If this summer we are planning to travel to an exotic country, in the tropics, a developing nation or a health risk area, we must go in advance to a specialized centre or consult a doctor, at least 4 to 8 weeks before starting our trip.
This recommendation is applicable to any citizen, but particularly compelling for some at-risk groups:
– Babies and small children;
– Pregnant women;
– Elderly persons;
– Persons with disability;
– Immunocompromised patients;
– Persons suffering from pre-existent health conditions.
The Ministry of Health, Social Services and Equality offers specific information on the world health situation, country by country. At their web portal they list the International Vaccination Centres.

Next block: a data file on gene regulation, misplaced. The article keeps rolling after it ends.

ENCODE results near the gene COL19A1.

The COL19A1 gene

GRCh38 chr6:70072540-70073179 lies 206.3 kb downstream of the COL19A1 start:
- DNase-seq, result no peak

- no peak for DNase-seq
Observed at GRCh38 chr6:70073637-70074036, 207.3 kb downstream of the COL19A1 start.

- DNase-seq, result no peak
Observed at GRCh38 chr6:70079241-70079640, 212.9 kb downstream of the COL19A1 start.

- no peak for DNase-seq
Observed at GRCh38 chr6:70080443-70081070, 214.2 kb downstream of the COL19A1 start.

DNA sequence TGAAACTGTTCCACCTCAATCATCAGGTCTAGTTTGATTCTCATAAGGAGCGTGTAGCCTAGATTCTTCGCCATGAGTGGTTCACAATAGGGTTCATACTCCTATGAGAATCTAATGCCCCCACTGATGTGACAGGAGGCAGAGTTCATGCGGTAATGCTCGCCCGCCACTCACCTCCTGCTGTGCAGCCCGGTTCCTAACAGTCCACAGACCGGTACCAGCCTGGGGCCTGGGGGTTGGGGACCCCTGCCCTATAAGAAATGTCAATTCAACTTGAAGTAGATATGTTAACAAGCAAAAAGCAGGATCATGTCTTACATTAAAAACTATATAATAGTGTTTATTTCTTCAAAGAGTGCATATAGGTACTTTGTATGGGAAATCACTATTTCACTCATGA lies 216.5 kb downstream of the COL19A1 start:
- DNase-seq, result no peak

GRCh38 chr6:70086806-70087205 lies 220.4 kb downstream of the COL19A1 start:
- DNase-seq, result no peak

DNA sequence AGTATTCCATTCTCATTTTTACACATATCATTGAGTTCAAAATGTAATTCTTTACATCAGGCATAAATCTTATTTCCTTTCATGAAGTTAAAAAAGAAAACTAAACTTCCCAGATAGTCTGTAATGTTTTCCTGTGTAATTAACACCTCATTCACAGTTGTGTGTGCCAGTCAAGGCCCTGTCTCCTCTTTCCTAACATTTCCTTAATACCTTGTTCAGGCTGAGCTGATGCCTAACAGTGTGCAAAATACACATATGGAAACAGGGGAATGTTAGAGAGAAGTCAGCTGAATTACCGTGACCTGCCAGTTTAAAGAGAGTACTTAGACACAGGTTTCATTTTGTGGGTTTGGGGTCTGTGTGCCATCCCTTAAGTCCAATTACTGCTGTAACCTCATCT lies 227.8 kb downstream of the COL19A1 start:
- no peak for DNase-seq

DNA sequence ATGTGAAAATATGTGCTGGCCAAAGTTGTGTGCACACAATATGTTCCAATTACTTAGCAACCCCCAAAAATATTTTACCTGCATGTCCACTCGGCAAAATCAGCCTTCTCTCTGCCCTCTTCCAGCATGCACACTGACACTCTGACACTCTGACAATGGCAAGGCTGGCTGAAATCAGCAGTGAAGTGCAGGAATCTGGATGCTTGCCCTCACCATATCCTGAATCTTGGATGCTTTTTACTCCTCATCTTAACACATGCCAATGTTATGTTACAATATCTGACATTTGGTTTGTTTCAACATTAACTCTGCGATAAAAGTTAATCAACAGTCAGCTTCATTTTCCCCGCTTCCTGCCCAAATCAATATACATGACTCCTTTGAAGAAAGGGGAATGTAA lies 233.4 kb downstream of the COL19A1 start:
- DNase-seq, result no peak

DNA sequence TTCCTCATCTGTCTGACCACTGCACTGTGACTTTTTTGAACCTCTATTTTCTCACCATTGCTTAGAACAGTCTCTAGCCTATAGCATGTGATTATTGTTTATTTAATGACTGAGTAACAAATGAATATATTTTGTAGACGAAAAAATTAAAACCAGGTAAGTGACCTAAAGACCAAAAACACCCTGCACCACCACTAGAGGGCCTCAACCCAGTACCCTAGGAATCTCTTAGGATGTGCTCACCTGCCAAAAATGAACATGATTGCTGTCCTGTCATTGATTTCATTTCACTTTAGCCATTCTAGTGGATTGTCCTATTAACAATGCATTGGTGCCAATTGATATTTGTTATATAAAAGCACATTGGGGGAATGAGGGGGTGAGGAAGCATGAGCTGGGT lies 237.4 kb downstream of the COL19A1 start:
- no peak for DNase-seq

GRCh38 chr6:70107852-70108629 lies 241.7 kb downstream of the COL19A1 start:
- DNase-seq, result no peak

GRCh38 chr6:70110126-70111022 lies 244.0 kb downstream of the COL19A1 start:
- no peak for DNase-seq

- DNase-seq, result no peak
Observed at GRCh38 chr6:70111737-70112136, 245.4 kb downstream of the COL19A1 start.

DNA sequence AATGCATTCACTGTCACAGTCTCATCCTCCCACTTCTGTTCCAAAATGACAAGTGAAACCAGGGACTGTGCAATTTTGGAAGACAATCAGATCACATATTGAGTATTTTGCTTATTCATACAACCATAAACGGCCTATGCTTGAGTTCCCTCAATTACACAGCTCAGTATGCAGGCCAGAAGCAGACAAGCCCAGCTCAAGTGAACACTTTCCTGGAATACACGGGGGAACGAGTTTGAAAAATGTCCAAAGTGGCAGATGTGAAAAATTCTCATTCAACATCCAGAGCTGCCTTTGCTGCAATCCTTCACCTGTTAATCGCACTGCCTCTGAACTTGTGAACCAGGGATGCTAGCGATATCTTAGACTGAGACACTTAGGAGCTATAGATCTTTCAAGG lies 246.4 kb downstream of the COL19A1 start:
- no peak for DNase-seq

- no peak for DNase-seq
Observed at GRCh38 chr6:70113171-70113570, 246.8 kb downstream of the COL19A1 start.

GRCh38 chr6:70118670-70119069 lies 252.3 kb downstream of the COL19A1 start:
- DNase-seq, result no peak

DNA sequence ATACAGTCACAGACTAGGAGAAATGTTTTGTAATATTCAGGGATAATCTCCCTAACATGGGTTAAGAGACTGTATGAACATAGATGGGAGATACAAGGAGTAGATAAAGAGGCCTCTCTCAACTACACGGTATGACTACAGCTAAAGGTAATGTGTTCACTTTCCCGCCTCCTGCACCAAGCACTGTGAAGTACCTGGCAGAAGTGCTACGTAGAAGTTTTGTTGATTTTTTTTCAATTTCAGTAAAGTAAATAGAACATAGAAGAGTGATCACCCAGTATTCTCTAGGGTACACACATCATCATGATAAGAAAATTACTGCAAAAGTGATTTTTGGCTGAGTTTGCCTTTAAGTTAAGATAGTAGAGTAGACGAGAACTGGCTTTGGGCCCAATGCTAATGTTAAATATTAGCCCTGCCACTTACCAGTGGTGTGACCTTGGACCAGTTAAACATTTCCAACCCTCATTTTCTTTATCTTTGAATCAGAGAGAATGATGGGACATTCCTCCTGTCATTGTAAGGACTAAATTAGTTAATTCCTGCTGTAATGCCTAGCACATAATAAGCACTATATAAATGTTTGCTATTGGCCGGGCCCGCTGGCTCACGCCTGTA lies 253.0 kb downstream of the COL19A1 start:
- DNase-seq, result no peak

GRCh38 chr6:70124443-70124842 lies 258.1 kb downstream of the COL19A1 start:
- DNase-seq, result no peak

At the Ministry of Foreign Affairs and Cooperation website you can look up the fact sheets of the country or countries you are going to (or through), with particular traveling guidelines and the contact details with the respective Spanish Consulate or Embassy. Official bodies give the necessary directions in every case.
Tropical diseases, infections caused by mosquito bites, animal-borne diseases, food poisoning, traveler’s diarrhoea, sexually transmitted diseases… The risks faced by travelers are not negligible. Some of them can be prevented through vaccination, and others by adhering to simple behaviour guidelines during stays abroad.